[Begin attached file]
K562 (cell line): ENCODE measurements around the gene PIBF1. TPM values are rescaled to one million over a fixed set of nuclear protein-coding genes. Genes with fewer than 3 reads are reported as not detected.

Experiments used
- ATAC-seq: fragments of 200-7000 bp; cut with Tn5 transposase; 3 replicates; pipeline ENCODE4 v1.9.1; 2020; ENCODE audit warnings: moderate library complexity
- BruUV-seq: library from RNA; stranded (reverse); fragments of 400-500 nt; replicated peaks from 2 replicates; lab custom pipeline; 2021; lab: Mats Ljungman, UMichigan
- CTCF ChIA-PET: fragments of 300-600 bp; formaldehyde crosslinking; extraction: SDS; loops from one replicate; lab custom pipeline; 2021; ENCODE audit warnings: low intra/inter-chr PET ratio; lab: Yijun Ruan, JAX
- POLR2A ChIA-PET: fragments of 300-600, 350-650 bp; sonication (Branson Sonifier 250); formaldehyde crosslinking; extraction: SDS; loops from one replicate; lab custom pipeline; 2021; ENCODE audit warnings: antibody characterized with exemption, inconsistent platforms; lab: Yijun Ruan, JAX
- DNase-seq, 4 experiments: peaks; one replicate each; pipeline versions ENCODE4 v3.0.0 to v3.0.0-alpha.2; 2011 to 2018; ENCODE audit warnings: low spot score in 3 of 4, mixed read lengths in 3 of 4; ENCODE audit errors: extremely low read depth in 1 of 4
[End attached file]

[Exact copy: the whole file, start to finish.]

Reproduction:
K562 (cell line): ENCODE measurements around the gene PIBF1. TPM values are rescaled to one million over a fixed set of nuclear protein-coding genes. Genes with fewer than 3 reads are reported as not detected.

Experiments used
- ATAC-seq: fragments of 200-7000 bp; cut with Tn5 transposase; 3 replicates; pipeline ENCODE4 v1.9.1; 2020; ENCODE audit warnings: moderate library complexity
- BruUV-seq: library from RNA; stranded (reverse); fragments of 400-500 nt; replicated peaks from 2 replicates; lab custom pipeline; 2021; lab: Mats Ljungman, UMichigan
- CTCF ChIA-PET: fragments of 300-600 bp; formaldehyde crosslinking; extraction: SDS; loops from one replicate; lab custom pipeline; 2021; ENCODE audit warnings: low intra/inter-chr PET ratio; lab: Yijun Ruan, JAX
- POLR2A ChIA-PET: fragments of 300-600, 350-650 bp; sonication (Branson Sonifier 250); formaldehyde crosslinking; extraction: SDS; loops from one replicate; lab custom pipeline; 2021; ENCODE audit warnings: antibody characterized with exemption, inconsistent platforms; lab: Yijun Ruan, JAX
- DNase-seq, 4 experiments: peaks; one replicate each; pipeline versions ENCODE4 v3.0.0 to v3.0.0-alpha.2; 2011 to 2018; ENCODE audit warnings: low spot score in 3 of 4, mixed read lengths in 3 of 4; ENCODE audit errors: extremely low read depth in 1 of 4